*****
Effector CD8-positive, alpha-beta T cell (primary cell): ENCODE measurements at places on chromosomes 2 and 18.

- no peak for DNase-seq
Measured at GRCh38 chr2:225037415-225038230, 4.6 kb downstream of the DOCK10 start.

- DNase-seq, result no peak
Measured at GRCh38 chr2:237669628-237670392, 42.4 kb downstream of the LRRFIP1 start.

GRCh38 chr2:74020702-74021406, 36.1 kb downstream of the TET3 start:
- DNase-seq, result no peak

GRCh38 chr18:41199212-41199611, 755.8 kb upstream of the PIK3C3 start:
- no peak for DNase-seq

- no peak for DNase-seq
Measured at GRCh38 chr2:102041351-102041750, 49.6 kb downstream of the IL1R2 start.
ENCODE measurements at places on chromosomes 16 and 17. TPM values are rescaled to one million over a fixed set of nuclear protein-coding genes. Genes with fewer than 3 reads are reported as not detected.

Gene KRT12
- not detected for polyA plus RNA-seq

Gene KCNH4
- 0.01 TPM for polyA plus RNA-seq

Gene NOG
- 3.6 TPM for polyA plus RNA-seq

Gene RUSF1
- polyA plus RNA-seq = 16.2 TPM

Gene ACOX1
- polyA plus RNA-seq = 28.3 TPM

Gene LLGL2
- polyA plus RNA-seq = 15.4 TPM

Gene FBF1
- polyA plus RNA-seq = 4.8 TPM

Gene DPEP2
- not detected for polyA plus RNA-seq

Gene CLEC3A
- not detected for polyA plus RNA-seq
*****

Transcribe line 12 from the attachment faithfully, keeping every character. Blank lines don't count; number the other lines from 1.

ENCODE measurements at places on chromosomes 16 and 17. TPM values are rescaled to one million over a fixed set of nuclear protein-coding genes. Genes with fewer than 3 reads are reported as not detected.